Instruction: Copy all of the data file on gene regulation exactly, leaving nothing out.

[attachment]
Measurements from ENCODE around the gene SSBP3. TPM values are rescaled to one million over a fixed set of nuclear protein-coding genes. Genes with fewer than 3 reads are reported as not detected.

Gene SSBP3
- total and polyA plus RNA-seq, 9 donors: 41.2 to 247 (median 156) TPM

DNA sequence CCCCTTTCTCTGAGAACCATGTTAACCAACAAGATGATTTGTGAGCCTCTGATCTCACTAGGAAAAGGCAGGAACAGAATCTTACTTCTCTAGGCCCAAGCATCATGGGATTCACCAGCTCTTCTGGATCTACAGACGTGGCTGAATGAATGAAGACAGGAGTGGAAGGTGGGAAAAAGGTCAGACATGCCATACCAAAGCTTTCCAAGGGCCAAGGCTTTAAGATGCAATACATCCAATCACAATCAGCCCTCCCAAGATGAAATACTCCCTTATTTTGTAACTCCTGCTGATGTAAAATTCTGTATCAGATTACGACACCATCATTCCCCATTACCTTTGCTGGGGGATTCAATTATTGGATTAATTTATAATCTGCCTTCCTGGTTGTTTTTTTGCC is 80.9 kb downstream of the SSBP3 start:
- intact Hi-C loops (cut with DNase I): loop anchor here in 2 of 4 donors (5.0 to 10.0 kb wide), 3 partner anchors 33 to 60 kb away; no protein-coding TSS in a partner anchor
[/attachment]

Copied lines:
Measurements from ENCODE around the gene SSBP3. TPM values are rescaled to one million over a fixed set of nuclear protein-coding genes. Genes with fewer than 3 reads are reported as not detected.

Gene SSBP3
- total and polyA plus RNA-seq, 9 donors: 41.2 to 247 (median 156) TPM

DNA sequence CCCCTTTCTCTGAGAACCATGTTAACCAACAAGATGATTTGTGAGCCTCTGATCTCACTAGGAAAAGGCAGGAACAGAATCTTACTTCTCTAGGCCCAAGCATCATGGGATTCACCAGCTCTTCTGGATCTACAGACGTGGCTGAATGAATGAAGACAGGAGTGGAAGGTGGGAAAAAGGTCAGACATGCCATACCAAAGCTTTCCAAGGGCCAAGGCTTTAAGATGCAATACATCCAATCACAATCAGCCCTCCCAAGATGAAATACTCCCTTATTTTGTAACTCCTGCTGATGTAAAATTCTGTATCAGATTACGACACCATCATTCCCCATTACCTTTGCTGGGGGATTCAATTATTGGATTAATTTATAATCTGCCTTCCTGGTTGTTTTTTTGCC is 80.9 kb downstream of the SSBP3 start:
- intact Hi-C loops (cut with DNase I): loop anchor here in 2 of 4 donors (5.0 to 10.0 kb wide), 3 partner anchors 33 to 60 kb away; no protein-coding TSS in a partner anchor